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M&S trials plastic-free produce as it accelerates its plastic reduction plans

The supermarket plans to eliminate most of this plastic packaging within three years. Photo: David Pearson/REX/Shutterstock

Marks & Spencer is reducing the amount of plastic it uses by launching a range of loose fruit and vegetables completely free of plastic packaging in a trial at its Tolworth store, beginning on Wednesday.

The three-month trial will be the springboard for a long-term plastic reduction strategy which supports the supermarket’s goal of becoming zero-waste by 2025. The range includes not just hard fruit and vegetables, such as potatoes and bananas, but more perishable items like soft fruits and berries, which are being sold in compostable punnets.

M&S has also introduced trained greengrocers who will be on hand to offer customers advice as they select from two isles of plastic-free produce. On top of helping customers pick and weigh their products, it said the greengrocers will be able to provide tips on how best to prevent food waste at home, as it has removed “best before” labels from fresh fruit and vegetables as part of its trial.

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Alongside the initiative at Tolworth, M&S said it has committed to launching additional lines of loose produce and more sustainable alternatives to plastic waste over the next two years. It plans to replace plastic produce bags with paper ones and phase out plastic barcode stickers in favour of eco-friendly alternatives.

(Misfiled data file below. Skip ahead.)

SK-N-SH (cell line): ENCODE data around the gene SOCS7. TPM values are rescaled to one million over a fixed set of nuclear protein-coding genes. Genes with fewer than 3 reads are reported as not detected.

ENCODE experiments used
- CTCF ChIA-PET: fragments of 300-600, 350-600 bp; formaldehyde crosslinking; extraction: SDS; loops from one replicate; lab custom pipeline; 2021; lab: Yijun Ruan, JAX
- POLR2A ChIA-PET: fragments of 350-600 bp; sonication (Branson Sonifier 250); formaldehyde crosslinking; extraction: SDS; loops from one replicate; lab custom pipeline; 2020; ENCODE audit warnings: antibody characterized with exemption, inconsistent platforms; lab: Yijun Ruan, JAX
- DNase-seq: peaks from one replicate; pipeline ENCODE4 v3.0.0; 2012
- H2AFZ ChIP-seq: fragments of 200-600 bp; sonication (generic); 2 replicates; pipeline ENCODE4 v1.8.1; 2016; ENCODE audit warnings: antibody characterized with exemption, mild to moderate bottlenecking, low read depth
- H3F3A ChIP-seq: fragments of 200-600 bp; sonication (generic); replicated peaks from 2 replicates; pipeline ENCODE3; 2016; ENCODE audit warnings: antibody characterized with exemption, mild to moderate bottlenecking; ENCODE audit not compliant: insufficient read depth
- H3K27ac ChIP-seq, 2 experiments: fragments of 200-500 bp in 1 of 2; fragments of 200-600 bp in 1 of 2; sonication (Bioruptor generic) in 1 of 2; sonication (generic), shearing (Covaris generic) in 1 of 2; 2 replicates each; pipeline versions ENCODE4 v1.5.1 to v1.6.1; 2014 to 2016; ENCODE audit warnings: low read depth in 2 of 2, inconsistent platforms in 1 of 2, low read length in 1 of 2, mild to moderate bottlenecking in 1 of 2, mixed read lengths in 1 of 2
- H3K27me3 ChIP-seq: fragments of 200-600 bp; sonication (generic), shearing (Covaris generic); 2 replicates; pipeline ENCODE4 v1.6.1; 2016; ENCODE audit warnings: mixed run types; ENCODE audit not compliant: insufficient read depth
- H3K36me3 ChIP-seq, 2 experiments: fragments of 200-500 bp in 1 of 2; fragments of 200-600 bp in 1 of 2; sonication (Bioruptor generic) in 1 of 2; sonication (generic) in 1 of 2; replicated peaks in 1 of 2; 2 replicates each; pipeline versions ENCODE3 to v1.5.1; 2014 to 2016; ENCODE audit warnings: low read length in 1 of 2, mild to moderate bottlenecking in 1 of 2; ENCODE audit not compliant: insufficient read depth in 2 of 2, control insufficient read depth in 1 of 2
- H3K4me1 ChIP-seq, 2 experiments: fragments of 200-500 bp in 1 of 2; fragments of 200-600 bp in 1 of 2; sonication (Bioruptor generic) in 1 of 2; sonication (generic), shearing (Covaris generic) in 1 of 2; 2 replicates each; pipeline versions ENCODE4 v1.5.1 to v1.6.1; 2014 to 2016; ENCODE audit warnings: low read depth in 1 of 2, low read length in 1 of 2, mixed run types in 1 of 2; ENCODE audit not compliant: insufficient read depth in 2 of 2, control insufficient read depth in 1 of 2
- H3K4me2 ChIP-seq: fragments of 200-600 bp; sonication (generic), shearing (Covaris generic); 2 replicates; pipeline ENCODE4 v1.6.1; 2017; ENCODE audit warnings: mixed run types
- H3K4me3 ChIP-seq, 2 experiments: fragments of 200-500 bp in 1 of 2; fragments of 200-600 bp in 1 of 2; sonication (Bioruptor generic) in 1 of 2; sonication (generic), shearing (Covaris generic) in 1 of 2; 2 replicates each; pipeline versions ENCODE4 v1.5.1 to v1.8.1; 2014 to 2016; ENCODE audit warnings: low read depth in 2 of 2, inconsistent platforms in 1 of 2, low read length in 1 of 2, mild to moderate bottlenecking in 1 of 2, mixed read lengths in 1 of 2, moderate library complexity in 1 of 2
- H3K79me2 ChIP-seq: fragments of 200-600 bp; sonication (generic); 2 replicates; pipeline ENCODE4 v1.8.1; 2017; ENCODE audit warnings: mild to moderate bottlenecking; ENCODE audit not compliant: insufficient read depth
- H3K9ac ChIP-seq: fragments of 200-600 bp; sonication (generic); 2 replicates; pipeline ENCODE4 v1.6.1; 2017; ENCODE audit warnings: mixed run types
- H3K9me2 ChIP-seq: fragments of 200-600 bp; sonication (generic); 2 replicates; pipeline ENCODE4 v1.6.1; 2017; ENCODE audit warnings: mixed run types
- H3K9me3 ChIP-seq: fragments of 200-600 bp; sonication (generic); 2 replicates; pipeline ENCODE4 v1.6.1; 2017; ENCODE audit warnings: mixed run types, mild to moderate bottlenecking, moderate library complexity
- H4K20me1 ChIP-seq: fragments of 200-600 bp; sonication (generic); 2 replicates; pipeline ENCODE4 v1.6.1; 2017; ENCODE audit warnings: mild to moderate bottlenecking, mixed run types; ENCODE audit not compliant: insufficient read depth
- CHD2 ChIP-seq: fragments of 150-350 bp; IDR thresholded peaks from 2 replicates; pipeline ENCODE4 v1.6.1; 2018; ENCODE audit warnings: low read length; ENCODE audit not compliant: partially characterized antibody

The supermarket has already phased out 75 million pieces of plastic cutlery given out in stores each year and replaced two million straws with paper alternatives as part of its plastic plan, which aims to remove 1,000 tonnes of plastic packaging by spring 2019. It said all of its packaging will be “widely recyclable” by 2022 in a bid to help customers recycle more.

Louise Nicholls, head of food sustainability at M&S, said: “We’re proud to launch a series of market-leading initiatives to help our customers take home less plastic. We know our customers want to play their part in cutting out plastic, while as a business our goal is to become zero-waste by 2025. That’s why we’re working hard to reduce the amount of plastic packaging we use without compromising on food quality and contributing to waste.

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“Our trial at Tolworth is an important milestone in our plastic reduction journey, and bringing back the traditional greengrocer will play a key part in educating our customers. Our plan is to create long-term impact in the future using tangible insights from the Tolworth store trial.”